Updated 2011-03-22 19:41:16 by Lordmundi

From Tcl 8.5 [1], expr operator for list inclusion test.
 if {$el in $list} ...

is equivalent to, but much nicer than
 if {[lsearch -exact $list $el] >= 0} ...

The negation ("not in") is ni. So 8.5 Tcl really makes us knights who say 'ni'... For users of earlier versions, the following little helper comes in handy:
 proc in {list el} {expr [lsearch -exact $list $el] >= 0}}
 if [in $list $el] ...

- rs 2007-04-26

Let's see - so it would be something like:
 set el Mon
 if {$el in {Mon Tue Wed Thu Fri Sat Sun}} {
   puts "Valid day abbreviation"
 } else {
   puts "Invalid day abbreviation"

Lordmundi 2011-03022

How come these aren't equivalent?
% set item foo
% set list "1 2 3 4 5 foo"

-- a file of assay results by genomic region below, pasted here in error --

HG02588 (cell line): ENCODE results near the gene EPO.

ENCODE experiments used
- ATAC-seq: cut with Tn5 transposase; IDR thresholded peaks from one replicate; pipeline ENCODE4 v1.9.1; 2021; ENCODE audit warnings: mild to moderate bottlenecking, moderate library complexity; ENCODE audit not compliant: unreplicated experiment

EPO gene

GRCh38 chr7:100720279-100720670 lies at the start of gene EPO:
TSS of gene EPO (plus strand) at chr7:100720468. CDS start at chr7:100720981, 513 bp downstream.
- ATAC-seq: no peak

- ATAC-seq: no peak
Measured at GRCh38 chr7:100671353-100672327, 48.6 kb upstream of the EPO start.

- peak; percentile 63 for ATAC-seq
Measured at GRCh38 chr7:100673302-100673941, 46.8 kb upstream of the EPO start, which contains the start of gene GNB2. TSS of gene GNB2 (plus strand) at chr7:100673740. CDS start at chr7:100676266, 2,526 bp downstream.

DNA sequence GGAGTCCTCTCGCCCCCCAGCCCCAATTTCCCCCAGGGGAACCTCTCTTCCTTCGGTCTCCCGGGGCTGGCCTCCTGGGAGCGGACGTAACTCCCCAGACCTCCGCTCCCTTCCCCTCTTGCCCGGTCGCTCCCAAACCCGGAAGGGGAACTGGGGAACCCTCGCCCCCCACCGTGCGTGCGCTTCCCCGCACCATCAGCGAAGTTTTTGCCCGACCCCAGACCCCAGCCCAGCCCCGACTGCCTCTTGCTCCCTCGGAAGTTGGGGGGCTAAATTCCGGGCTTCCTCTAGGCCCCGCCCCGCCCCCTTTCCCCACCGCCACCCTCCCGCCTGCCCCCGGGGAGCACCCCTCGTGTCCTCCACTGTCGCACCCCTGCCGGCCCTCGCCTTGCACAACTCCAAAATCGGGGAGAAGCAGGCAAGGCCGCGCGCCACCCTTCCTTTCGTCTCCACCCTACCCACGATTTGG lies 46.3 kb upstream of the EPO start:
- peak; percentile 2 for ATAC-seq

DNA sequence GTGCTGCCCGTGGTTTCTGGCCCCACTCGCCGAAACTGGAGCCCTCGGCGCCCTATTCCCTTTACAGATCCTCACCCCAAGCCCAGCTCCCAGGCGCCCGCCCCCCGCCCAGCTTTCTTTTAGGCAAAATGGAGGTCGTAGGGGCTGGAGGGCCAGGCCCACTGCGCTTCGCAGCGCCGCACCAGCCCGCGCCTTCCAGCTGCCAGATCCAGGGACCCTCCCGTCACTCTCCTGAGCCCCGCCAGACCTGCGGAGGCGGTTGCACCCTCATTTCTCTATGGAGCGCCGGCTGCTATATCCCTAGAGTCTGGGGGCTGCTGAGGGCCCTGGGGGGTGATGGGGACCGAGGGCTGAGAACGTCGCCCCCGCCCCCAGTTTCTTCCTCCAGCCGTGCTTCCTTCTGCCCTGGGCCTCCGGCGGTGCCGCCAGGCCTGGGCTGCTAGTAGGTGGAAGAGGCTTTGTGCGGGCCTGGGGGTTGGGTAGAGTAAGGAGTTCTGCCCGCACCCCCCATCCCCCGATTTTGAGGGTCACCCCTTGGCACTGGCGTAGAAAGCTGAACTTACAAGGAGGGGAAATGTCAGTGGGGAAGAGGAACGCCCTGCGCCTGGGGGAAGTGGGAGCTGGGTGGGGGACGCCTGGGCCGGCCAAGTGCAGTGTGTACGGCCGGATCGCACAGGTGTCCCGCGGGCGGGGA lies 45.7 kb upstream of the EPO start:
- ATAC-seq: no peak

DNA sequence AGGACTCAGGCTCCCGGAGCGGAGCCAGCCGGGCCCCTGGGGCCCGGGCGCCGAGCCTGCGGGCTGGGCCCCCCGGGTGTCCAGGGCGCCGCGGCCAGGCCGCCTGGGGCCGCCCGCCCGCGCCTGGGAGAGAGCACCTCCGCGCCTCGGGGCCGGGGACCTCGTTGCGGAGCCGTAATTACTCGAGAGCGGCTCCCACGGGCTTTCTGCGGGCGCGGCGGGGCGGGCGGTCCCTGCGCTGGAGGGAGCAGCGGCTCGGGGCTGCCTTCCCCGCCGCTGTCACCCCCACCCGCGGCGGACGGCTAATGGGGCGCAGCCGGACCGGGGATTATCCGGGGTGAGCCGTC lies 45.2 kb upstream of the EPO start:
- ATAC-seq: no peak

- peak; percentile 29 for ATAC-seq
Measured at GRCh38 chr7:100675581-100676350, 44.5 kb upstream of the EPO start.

1 2 3 4 5 foo
% if { $item in $list } { puts "Yep" }                                    
% expr ($item in $list)
invalid bareword "foo"
in expression "(foo in 1 2 3 4 5 foo)";

it seems when using expr, you have to do some funky explicit casting:
% expr ("$item" in [list $list])

why is that?

AMG: It's because you're using parentheses instead of braces in your calls to expr. Parentheses have no special meaning to the Tcl interpreter, hence expr receives three arguments:

  1. (foo
  2. in
  3. 1 2 3 4 5 foo)

expr then concatenates these arguments to give the expression "(foo in 1 2 3 4 5 foo)", and it chokes on the fact that the first term is an invalid bareword.

In this case, your problem has nothing to do with the "in" operator.

Replaces your parentheses with braces, and expr will receive only one argument:

  1. $item in $list

expr itself will perform the variable substitutions, which is the way it should be. See also: Brace your expr-essions.

Lordmundi: Ahh. I see. So it should be:
% expr {$item in $list}
% set item "fsdfsdfsdf"
% expr {$item in $list}